I understand that but for all practical purposes they may as well be two-sided only since you still have to align the platforms. The advantage being that the wings because they roll may engage quicker and easier since you can roll your foot into the bindings by sliding the shoe back and forth as opposed to hunting and pecking like with the fixed SPD bindings.
    Oh, I see what you are saying. True enough, the platforms are only 2-sided (!) But after -- really only a litte -- practice, you basically just push your foot down in the general direction of the pedals and it seems like you're in. I love 'em, fashion and roadie-ness be damned!

  12. #12
    Senior Member LordOpie's Avatar
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    If you clip out more than once an hour, I feel bad for you

    We're lucky to have bike paths here that you can go for 200-300 miles without having to stop but a few times... and not cover the same trail twice. And our climbs have no stops either!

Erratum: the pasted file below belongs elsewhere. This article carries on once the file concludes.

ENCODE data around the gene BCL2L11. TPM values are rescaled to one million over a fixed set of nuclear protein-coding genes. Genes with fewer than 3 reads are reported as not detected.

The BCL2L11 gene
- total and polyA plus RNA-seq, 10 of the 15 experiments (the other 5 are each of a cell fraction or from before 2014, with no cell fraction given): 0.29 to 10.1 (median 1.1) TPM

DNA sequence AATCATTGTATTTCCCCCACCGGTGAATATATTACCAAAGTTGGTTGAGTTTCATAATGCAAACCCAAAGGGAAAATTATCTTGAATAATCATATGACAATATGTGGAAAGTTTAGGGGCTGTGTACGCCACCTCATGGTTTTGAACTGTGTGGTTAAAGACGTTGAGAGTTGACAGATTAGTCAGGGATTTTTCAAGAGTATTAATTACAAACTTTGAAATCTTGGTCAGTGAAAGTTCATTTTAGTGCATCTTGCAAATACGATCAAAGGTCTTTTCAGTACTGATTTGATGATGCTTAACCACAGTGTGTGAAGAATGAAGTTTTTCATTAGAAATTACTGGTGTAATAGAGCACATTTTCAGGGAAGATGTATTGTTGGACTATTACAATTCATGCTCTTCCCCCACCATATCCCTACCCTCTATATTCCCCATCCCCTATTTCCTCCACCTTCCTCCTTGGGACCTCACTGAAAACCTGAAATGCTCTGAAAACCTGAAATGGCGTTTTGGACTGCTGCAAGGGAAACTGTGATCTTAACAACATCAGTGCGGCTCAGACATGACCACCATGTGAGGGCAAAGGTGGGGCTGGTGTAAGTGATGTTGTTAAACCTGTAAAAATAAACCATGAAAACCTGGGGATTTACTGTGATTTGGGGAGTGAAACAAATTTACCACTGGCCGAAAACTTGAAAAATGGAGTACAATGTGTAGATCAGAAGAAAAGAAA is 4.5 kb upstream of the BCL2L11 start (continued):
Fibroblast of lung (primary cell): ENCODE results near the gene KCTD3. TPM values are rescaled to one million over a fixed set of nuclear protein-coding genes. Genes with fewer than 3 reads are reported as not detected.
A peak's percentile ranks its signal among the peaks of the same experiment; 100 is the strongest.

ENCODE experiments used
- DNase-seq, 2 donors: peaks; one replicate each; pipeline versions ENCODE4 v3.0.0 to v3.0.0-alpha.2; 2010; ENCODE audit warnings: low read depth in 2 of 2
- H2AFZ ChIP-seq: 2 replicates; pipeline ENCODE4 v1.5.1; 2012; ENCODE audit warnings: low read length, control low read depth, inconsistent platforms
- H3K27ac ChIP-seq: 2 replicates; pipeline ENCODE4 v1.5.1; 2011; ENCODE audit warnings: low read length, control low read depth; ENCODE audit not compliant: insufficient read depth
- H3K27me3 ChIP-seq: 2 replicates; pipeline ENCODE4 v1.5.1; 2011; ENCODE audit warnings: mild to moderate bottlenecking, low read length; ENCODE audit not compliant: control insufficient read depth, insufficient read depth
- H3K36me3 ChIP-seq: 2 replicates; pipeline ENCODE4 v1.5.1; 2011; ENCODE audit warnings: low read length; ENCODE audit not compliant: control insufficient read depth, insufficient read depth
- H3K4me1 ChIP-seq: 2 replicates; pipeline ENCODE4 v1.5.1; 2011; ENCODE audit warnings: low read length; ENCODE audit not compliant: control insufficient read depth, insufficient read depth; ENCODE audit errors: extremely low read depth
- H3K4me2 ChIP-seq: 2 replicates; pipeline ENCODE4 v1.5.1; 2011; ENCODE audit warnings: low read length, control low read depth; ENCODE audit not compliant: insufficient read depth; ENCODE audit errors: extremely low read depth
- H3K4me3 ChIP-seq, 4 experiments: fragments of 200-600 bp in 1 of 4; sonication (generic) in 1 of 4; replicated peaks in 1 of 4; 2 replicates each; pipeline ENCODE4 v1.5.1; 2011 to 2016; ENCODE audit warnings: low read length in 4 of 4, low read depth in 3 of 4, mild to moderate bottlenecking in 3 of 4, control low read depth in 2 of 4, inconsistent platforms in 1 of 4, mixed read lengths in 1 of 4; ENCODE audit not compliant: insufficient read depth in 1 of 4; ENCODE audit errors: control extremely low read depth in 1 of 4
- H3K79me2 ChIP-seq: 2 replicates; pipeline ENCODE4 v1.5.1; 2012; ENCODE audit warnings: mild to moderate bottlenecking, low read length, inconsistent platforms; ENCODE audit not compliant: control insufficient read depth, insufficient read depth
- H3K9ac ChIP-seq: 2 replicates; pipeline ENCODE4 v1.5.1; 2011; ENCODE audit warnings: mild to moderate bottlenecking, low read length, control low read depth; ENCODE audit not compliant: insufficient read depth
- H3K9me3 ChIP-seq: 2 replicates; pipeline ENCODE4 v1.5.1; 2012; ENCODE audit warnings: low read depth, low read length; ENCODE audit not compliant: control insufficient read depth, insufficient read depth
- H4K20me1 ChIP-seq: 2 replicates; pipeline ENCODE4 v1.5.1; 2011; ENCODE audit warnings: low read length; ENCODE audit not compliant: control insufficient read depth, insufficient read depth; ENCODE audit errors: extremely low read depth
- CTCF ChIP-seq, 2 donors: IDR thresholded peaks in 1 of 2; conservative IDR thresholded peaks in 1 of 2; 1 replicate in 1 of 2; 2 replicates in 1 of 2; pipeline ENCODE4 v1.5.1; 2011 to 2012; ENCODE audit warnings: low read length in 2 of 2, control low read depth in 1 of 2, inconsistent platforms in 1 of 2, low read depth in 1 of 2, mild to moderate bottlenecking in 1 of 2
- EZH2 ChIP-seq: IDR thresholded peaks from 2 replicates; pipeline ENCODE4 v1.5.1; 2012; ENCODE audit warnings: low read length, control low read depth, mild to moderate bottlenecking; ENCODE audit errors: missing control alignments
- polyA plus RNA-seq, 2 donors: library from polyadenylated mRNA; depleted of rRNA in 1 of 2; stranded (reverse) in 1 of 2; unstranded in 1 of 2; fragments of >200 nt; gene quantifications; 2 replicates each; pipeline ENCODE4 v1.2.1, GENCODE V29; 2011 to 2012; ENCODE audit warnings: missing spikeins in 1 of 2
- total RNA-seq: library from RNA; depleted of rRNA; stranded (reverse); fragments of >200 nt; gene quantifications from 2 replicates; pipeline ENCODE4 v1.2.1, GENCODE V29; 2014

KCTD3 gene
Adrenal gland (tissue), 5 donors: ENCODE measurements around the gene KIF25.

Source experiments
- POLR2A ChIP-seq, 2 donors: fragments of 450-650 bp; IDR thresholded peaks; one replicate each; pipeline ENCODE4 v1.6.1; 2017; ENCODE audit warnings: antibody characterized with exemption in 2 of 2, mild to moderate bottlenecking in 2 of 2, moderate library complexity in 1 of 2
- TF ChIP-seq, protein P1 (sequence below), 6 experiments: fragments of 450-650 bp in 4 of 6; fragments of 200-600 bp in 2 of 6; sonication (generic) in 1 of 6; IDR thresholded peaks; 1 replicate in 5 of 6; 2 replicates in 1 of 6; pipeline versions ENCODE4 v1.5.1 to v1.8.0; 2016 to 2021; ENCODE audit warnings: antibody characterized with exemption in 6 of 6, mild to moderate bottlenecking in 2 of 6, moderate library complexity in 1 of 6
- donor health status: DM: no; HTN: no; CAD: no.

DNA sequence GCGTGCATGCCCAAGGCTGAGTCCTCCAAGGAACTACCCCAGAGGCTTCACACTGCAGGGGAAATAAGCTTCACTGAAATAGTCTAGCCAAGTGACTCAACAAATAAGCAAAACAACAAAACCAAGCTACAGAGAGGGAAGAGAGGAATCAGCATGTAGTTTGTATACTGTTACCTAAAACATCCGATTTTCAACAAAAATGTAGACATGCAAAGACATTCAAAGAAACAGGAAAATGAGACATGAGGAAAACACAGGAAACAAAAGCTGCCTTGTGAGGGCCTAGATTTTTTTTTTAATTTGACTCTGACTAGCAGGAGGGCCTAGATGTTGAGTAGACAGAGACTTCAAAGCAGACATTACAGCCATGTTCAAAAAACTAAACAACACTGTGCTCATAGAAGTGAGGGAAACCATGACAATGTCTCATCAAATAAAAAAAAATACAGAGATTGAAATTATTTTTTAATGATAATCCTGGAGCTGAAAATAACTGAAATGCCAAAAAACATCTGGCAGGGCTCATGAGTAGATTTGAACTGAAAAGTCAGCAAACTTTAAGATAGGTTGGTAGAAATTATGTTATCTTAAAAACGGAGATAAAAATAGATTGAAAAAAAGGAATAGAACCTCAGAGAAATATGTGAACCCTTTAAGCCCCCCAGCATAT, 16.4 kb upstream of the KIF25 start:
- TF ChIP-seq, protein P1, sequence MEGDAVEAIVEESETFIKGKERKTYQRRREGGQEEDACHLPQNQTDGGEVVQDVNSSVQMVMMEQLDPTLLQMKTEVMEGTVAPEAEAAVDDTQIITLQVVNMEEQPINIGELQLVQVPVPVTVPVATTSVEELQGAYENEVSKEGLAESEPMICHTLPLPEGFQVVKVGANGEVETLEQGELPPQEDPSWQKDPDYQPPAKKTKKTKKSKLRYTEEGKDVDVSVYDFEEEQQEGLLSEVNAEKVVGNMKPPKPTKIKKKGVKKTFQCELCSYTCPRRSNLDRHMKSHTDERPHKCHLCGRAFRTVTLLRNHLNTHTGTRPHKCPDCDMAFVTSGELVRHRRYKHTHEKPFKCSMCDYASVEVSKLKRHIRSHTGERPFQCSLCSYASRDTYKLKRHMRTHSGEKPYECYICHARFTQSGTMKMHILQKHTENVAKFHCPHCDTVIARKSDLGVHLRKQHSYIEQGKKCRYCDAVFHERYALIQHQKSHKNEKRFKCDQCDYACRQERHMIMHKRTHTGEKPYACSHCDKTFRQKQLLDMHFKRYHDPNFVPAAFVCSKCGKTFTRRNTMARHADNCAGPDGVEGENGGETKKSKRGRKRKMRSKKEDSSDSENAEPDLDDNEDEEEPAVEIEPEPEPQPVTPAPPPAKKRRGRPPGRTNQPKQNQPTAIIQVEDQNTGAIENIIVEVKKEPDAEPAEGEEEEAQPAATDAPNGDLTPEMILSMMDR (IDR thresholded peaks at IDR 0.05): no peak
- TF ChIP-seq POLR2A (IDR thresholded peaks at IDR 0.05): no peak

bring your bikes and tourist money

  13. #13
    Luggite bsyptak's Avatar
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    I have the platform/spd pedals, though they're the Performance knock-offs called Campus. They work great. Nashbar has knock-offs too, at about 1/3 the price of the Shimanos. I also have mtb shoes with recessed cleats which allow me to walk anywhere.

    I'd recommend them. Nashbar has their Rodeo pedal on sale for $25, which isn't too much to determine if you like clipless or not. The Performance are $35 right now. I bought them with the Traverse shoe for $60 sometime back. I use them for both commuting and mtb riding. I have Looks for my road bike.

    Great thing about the platform side is you can be unclipped in hairy situations. I'd say it's less than 5% of my riding (ice, stop&go), but I'm grateful during those times.

  14. #14
    Year-round cyclist
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    Quote Originally Posted by LordOpie
    If you clip out more than once an hour, I feel bad for you ....

    That's one of the lovely aspects of bike touring. But to visit my area, go to work, shop, etc., our local streets have a few things called "stop signs" and our major streets have traffic lights that sometimes turn red. My 3-km-long commute has 8 traffic lights,

    P.S. Except for one path along the Lachine Canal, our bike ways have more stops per km than our roads.
    Michel Gagnon
    Montréal (Québec, Canada)